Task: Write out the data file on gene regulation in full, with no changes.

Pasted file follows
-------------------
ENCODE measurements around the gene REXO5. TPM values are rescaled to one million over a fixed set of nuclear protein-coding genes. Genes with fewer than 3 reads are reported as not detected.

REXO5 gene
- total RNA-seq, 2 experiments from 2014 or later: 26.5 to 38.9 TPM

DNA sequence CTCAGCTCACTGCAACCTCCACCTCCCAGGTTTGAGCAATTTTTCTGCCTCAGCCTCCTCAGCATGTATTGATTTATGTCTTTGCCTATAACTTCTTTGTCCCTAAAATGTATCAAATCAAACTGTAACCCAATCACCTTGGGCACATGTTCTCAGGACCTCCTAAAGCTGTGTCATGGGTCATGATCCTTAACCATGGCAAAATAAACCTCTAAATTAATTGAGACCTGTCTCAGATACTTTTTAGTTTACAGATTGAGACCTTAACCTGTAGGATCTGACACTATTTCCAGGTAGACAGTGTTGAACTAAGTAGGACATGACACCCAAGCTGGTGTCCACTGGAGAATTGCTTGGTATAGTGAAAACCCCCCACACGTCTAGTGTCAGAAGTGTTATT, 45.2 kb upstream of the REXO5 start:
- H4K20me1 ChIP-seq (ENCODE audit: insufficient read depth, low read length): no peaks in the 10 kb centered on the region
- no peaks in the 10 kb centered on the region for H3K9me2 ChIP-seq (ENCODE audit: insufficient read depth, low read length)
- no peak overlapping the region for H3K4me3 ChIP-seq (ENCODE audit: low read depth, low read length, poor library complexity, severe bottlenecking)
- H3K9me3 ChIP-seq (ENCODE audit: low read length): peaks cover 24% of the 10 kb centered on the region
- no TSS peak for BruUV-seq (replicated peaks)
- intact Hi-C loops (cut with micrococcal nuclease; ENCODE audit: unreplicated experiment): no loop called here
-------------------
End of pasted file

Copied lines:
ENCODE measurements around the gene REXO5. TPM values are rescaled to one million over a fixed set of nuclear protein-coding genes. Genes with fewer than 3 reads are reported as not detected.

REXO5 gene
- total RNA-seq, 2 experiments from 2014 or later: 26.5 to 38.9 TPM

DNA sequence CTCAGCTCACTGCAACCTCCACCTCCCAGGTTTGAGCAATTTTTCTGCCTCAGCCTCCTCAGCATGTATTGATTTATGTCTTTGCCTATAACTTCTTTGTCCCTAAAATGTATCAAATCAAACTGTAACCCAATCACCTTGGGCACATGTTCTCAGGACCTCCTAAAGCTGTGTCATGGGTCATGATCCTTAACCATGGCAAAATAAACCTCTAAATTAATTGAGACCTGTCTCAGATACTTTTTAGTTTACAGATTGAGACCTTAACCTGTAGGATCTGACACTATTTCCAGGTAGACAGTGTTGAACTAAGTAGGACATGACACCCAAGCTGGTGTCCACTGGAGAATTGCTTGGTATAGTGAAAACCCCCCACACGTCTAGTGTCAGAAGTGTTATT, 45.2 kb upstream of the REXO5 start:
- H4K20me1 ChIP-seq (ENCODE audit: insufficient read depth, low read length): no peaks in the 10 kb centered on the region
- no peaks in the 10 kb centered on the region for H3K9me2 ChIP-seq (ENCODE audit: insufficient read depth, low read length)
- no peak overlapping the region for H3K4me3 ChIP-seq (ENCODE audit: low read depth, low read length, poor library complexity, severe bottlenecking)
- H3K9me3 ChIP-seq (ENCODE audit: low read length): peaks cover 24% of the 10 kb centered on the region
- no TSS peak for BruUV-seq (replicated peaks)
- intact Hi-C loops (cut with micrococcal nuclease; ENCODE audit: unreplicated experiment): no loop called here